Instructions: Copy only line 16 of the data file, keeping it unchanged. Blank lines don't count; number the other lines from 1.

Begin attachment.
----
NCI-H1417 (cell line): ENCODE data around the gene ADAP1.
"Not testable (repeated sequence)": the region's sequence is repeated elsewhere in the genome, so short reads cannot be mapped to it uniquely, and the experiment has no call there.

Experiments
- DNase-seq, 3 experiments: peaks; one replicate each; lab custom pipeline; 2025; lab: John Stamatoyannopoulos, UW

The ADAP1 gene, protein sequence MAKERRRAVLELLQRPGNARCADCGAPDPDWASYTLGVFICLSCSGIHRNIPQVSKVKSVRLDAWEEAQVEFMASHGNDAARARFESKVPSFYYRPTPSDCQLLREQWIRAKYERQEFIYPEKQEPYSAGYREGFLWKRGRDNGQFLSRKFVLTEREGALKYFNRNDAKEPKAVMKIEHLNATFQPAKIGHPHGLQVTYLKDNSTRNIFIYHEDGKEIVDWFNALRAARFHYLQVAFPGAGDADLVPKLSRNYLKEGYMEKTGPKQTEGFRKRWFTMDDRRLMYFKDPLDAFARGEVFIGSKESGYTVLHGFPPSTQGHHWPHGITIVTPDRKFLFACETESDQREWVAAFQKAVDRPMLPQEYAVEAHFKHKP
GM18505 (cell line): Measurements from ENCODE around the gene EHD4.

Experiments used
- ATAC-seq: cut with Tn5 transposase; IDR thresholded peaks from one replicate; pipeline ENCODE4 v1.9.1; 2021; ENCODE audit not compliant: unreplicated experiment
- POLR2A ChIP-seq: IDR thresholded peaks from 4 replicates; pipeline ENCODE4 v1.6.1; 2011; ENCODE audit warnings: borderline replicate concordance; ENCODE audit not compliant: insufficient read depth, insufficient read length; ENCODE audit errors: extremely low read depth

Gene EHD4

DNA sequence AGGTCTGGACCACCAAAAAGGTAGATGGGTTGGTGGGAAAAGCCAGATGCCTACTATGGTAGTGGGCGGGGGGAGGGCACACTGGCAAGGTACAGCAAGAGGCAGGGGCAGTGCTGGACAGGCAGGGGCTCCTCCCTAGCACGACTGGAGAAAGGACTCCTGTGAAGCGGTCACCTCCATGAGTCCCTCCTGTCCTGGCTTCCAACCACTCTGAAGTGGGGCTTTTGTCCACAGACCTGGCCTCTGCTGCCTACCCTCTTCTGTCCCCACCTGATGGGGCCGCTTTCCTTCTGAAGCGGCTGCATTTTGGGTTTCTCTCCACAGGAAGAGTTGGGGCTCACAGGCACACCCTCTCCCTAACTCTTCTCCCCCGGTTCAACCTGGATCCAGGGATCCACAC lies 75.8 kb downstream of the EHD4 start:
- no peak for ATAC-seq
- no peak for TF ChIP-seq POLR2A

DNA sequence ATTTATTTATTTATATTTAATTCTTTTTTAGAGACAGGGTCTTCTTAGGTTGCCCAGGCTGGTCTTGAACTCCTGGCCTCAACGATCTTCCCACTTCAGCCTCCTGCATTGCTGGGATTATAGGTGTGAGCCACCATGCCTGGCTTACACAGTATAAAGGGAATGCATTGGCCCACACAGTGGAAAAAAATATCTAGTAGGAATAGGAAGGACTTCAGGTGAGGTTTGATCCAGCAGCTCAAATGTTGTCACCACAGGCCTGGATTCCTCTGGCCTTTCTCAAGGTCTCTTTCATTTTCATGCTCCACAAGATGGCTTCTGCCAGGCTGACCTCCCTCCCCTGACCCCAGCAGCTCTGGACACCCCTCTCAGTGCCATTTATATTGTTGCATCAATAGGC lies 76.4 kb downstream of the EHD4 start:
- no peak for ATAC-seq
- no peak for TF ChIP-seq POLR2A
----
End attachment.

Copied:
- no peak for TF ChIP-seq POLR2A